Brain Differences in Attention Deficit Disorder
Scientists have strong new evidence that attention deficit disorder (ADD)--a condition in which children are hyperactive and have difficulty concentrating--stems from an abnormality in the brain. According to a report in today's Proceedings of the National Academy of Sciences, children with ADD have elevated nerve firing in a brain region involved in motor activity. In addition, the researchers found, Ritalin--the drug most commonly prescribed for the disorder--triggers a surprisingly different biochemical response in the brains of children with ADD than in those without the condition.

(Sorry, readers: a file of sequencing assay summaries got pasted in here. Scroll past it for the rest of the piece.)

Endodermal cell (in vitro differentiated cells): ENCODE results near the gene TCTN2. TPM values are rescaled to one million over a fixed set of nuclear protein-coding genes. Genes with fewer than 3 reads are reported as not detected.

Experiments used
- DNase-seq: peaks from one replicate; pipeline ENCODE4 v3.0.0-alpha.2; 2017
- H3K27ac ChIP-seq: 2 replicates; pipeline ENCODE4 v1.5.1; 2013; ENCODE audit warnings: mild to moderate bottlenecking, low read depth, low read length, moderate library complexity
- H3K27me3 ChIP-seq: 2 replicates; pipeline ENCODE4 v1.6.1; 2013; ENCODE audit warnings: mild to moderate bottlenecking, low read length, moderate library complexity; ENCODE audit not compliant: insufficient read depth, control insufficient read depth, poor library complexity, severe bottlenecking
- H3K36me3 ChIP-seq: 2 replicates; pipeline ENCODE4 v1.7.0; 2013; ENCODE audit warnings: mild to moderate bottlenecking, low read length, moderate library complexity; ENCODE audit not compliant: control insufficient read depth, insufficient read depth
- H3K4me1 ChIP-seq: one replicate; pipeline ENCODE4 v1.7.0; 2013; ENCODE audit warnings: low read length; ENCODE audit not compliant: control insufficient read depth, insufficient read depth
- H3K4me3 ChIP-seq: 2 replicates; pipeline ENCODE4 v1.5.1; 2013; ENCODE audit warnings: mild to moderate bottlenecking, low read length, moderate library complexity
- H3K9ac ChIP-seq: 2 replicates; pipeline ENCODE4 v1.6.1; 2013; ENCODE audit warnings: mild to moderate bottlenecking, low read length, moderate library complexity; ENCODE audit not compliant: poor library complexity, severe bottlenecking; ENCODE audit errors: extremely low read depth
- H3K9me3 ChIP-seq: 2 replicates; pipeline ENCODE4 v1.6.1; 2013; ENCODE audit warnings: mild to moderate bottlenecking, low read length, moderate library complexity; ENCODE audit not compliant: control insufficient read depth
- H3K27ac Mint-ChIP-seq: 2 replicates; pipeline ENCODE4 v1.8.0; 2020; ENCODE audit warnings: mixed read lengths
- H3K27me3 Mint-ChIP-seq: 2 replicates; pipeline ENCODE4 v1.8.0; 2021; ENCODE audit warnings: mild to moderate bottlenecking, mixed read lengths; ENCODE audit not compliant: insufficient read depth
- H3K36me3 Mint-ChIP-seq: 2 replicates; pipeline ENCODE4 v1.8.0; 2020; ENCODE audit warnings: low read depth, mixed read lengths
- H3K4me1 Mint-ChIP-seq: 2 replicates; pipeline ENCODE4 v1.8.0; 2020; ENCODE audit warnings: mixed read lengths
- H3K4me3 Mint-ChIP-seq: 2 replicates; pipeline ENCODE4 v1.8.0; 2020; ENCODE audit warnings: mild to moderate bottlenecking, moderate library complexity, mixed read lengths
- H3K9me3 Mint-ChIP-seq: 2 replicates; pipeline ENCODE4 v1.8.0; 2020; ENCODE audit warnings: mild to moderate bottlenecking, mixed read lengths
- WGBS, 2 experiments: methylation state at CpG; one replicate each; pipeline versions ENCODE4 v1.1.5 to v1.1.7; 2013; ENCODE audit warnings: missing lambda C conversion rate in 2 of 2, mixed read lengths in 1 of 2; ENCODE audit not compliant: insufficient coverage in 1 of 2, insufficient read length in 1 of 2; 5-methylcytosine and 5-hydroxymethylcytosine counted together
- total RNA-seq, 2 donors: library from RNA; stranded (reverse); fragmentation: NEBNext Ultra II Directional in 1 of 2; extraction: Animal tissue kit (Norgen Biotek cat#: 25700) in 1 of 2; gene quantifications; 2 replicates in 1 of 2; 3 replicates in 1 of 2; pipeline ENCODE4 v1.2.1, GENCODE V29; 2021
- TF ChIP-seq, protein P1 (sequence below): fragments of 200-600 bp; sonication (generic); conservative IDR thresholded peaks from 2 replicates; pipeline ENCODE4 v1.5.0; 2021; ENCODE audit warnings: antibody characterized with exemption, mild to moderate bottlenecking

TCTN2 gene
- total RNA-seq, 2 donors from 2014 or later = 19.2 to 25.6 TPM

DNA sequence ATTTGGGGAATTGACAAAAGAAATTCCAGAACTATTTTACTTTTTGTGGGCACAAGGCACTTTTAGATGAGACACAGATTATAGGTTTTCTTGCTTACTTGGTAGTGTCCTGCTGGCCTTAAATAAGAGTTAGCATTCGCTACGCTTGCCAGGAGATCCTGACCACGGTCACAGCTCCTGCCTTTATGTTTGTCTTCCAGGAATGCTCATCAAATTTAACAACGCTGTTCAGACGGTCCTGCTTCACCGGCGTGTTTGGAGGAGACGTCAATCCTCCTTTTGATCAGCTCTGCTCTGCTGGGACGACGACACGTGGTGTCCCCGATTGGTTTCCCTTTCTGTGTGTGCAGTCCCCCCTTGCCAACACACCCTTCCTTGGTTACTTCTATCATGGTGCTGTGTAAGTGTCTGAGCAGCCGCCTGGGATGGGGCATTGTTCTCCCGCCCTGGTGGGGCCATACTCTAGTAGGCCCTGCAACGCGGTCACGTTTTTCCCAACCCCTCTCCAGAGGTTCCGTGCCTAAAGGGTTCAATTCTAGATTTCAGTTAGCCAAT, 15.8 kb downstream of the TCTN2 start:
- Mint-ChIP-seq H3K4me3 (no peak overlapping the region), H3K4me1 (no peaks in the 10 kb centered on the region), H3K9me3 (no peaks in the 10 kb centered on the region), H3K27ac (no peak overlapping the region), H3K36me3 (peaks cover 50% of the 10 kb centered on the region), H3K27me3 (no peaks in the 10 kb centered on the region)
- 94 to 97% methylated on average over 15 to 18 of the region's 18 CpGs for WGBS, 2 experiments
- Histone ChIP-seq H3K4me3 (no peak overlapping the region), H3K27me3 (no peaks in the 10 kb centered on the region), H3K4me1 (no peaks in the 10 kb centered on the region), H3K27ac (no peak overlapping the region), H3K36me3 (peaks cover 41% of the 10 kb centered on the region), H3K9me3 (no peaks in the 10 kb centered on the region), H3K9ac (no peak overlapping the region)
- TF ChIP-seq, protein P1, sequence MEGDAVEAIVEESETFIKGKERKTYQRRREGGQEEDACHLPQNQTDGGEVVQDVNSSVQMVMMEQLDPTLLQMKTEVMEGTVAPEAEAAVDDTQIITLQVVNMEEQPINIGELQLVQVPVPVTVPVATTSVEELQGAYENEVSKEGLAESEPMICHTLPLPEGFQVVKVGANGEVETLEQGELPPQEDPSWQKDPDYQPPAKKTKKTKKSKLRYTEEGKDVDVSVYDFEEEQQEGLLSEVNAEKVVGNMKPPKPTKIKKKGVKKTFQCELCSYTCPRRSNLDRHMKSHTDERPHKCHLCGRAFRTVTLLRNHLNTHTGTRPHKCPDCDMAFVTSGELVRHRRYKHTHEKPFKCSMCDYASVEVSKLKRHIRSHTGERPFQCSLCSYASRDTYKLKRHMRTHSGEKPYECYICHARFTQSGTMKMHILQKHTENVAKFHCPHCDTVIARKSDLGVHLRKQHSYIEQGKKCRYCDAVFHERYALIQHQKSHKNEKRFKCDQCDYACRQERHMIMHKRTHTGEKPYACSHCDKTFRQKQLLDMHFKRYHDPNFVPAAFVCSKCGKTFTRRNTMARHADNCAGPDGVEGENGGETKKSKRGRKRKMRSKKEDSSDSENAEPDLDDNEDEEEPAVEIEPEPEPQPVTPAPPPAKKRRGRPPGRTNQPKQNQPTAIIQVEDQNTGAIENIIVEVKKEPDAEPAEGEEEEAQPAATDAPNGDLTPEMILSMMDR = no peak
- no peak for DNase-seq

Binding characteristics of tritiated imipramine on blood platelets were determined in daytime hospitalized prepubertal children who had mixed diagnoses of conduct disorder (CD) plus attention deficit disorder hyperactivity (ADDH) and in inpatient adolescents who had a history of aggressive behavior. The number of (3H)-imipramine maximal binding sites (Bmax) was significantly lower in the prepubertal patient group of CD plus ADDH; the dissociation constant (Kd) was not significantly different. There were significant negative correlations between Bmax and the Externalizing or Aggressive factors of the Child Behavior Checklist when the CD plus ADDH prepubertal patients were combined with their matched controls and within the adolescent inpatient group. We propose that a decreased platelet imipramine binding Bmax value, as an index of disturbed presynaptic serotonergic activity, is not specific to depression and may be used as a biologic marker for the lack of behavioral constraint in heterogeneous. populations of psychiatric patients.